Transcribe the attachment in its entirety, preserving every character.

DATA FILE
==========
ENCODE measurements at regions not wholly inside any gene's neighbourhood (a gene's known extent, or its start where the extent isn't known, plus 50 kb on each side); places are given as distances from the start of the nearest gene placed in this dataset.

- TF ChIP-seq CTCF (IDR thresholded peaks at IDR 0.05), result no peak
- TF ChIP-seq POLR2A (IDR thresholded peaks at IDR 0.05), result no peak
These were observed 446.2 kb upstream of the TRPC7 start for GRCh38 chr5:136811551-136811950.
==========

ENCODE measurements at regions not wholly inside any gene's neighbourhood (a gene's known extent, or its start where the extent isn't known, plus 50 kb on each side); places are given as distances from the start of the nearest gene placed in this dataset.

- TF ChIP-seq CTCF (IDR thresholded peaks at IDR 0.05), result no peak
- TF ChIP-seq POLR2A (IDR thresholded peaks at IDR 0.05), result no peak
These were observed 446.2 kb upstream of the TRPC7 start for GRCh38 chr5:136811551-136811950.